The Duchess of Cornwall produced a packet of Polos and fed the horses as she visited a British Army unit renowned for its equestrian skills.
Camilla, a keen rider, is patron of the British Equestrian Federation, and gave the horses the minty treat as she toured the stables of The King's Troop, Royal Horse Artillery, in Woolwich, south-east London.
The visit marked the formal opening of state-of-the art facilities for "The Troop", which was based until last month in St John's Wood, north-west London.
The mounted unit was created in 1947 by George VI and all its soldiers are skilled equestrians trained to drive a team of six horses pulling a state saluting gun.
Their duties include firing of royal salutes and providing a gun carriage and team of black horses for state and military funerals. The Troop plays a key role in other ceremonial occasions such as state visits, Remembrance Sunday and Trooping the Colour.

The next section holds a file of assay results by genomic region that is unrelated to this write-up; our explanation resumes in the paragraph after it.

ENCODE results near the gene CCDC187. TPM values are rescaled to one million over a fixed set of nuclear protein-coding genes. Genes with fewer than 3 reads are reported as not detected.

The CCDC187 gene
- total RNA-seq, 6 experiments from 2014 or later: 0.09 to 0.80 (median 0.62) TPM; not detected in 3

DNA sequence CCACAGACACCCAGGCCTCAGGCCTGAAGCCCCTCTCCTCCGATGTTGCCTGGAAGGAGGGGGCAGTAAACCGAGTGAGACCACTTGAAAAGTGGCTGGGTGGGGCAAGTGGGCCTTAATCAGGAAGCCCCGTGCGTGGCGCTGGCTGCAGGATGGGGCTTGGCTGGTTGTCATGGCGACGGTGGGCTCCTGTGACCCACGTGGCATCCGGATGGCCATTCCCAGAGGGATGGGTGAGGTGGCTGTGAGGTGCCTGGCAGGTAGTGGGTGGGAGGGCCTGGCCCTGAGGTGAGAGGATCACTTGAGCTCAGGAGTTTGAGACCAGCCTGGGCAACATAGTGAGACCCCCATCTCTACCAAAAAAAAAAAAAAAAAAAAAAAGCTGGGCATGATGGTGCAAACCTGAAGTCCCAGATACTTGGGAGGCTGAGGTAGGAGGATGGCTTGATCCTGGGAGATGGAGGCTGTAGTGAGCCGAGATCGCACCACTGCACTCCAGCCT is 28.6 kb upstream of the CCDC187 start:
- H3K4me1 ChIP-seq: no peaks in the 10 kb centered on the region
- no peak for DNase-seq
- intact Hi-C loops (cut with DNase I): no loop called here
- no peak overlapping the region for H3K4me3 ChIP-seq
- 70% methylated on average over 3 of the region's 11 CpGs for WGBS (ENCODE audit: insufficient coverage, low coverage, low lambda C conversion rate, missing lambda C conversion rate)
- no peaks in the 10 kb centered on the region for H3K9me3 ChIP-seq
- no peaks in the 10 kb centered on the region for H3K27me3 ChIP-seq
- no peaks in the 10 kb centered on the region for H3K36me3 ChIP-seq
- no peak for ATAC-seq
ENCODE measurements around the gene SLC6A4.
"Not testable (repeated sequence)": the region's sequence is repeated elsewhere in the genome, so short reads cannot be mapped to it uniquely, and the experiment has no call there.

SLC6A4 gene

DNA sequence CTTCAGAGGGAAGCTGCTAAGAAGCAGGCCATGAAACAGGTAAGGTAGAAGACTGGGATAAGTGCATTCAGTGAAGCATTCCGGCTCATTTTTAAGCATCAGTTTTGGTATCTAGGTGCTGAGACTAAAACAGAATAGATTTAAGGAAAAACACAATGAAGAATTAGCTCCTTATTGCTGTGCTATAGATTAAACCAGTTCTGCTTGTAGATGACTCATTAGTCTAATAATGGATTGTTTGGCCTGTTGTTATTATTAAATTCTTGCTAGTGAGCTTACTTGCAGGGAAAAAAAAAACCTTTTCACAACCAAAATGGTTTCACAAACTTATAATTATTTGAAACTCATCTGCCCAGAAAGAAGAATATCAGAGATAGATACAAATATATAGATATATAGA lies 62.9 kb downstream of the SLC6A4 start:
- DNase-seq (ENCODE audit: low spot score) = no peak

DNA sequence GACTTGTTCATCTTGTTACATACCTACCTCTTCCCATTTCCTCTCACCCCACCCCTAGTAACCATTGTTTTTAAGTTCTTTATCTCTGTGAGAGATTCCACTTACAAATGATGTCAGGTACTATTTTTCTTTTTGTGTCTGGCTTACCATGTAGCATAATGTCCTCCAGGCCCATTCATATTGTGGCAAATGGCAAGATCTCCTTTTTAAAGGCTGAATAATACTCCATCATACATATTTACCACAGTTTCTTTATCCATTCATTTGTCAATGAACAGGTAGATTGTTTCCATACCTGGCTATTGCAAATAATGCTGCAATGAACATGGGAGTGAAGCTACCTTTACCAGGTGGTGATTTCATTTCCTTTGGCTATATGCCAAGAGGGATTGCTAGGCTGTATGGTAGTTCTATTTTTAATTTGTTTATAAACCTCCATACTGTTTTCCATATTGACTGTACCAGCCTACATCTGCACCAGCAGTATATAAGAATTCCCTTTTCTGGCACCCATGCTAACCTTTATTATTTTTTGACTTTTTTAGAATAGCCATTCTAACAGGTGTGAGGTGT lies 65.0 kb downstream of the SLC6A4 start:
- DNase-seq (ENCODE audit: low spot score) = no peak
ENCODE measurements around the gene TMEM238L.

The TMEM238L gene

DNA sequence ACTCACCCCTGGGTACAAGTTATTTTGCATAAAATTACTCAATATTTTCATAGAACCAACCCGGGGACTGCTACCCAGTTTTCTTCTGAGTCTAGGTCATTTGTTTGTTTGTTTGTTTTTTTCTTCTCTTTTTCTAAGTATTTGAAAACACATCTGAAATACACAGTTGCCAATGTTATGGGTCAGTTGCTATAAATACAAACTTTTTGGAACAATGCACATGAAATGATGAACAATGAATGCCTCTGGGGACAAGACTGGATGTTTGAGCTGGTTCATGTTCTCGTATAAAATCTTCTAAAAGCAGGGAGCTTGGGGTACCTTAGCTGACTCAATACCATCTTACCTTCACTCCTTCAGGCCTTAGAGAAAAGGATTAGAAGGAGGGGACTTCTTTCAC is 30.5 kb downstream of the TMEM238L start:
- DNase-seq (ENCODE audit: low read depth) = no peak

Its soldiers are also deployed on operations in support of British Army units and there are currently gunners in Afghanistan from the unit.
Camilla unveiled a plaque to commemorate a change of name of the new barracks from Napier Lines to King George VI Lines. She also presented service medals to four soldiers from The Troop who have recently completed tours of Afghanistan.
Commanding officer Major Mark Edward said: "The new barracks offer the most up-to-date facilities available to horses and soldiers, whilst also offering improvements to the horses' welfare with a larger and better-equipped forge and veterinary clinic, and a wide range of riding services to school both horses and soldiers."
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